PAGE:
Here is a list of songs that made go
“Oh! So music can sound like that? Great!”
My rule for this has been that I had to think this upon the very first listen. ‘Telstar’ and ‘In Dreams’ I can’t ever remember not knowing as I was in charge of mum’s 7inch vinyl collection, so they were always how I thought music should sound. I remember ‘I Ain’t Got No/I got Life’ fascinating me as a child; there was something I couldn’t quite fathom about it at the time.
These are all songs that I can remember the first time I heard these, so they are all of a certain vintage. Vangelis I heard first through watching ‘Blade Runner’, of course: that synthesiser diminuendo always gets me. Same for Ry Cooder and Julee Cruise. I remember Art of Noise on Top of the Pops and the audience not knowing quite what to do. Joe Meek’s production on ‘Johnny Remember me’ has always been a standard for me, but it’s ‘Telstar’ that has the edge.
For Tom Waits… well, I had heard many artists I liked referring to him, so I went into town and bought ‘Swordfishtrombone’ cassette on a blind buy, never having heard him before. I put it into my Walkman and played. I recall vividly walking down the high street and hearing the opening minute of ‘Underground’ and having my listening skills instantaneously realigned.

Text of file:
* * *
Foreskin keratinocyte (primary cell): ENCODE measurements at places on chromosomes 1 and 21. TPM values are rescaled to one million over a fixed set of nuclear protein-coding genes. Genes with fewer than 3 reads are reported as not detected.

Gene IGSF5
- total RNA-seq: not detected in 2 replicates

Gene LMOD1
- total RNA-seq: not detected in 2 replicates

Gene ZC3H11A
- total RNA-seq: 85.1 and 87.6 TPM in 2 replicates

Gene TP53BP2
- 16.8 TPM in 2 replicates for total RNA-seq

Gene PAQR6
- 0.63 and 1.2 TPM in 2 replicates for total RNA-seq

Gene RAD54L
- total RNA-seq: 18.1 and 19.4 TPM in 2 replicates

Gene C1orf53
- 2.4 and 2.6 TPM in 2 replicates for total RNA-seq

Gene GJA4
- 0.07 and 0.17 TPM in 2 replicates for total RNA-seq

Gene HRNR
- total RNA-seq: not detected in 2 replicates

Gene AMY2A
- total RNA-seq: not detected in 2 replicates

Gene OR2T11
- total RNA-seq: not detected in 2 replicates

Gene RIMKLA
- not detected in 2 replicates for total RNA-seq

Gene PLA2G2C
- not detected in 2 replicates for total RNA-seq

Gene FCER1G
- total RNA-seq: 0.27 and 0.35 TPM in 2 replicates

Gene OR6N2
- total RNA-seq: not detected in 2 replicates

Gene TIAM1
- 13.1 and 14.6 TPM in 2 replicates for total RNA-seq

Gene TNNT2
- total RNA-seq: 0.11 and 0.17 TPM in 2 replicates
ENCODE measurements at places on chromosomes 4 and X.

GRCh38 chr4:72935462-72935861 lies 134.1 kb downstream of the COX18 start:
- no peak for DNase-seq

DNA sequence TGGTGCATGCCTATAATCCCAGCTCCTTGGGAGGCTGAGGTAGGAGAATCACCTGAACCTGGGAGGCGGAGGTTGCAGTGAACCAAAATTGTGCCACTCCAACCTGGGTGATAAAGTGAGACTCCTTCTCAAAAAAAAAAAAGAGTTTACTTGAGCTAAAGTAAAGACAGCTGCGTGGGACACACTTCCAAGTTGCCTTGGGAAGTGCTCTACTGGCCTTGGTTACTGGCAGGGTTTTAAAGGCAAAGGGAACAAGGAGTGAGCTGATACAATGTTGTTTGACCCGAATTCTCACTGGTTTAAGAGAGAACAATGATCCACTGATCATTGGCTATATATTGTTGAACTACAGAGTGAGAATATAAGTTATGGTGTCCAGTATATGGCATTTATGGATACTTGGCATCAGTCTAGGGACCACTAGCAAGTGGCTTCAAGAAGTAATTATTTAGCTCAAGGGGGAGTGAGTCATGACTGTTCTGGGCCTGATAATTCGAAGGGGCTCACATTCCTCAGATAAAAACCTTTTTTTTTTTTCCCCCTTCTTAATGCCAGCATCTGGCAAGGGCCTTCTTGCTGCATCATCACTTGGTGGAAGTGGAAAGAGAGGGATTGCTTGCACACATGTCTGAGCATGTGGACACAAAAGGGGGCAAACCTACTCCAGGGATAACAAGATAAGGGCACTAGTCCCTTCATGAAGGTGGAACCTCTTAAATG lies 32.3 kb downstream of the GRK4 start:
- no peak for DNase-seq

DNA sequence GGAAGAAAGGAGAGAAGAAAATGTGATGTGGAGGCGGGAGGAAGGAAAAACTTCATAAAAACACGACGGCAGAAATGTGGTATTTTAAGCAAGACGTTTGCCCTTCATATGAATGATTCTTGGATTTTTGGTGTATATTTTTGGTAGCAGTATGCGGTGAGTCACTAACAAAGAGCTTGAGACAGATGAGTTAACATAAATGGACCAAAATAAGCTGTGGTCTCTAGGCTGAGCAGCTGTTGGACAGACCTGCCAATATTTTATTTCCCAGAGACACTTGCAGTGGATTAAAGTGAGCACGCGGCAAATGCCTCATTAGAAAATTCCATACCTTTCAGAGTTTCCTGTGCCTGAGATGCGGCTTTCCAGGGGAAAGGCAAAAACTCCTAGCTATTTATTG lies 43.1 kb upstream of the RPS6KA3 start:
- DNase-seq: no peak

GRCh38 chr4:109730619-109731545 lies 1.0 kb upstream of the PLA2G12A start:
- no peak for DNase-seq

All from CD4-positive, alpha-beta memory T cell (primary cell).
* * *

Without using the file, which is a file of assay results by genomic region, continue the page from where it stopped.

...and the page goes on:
There are others, of course – Pink Floyd, early Human League, or György Ligeti’s ‘Requiem For Soprano, Mezzo Soprano, Two Mixed Choirs & Orchestra’, the gleeful ridiculousness of ELO, and later The Pop Group, for example – the list is too long for favourites.
But I have loved these tracks a long time and they still provoke that initial response. I would say that this selection runs into my twenties.
1. ART OF NOISE: Close to the Edit
2. LEONARD COHEN: Suzanne
3. LOWLIFE: Ramified
4. THE THE: Infected
5. DAVID SYLVIAN: Taking the Veil
6. TOM WAITS: Underground
7. JULEE CRUISE: The Mysteries of Love
8. VANGELIS: Blade Runner
9. RY COODER: Paris, Texas
10. The TORNADOS: Telstar
11. ROY ORBISON: In Dreams
12. NINA SIMONE: I Ain’t Got No, I Got Life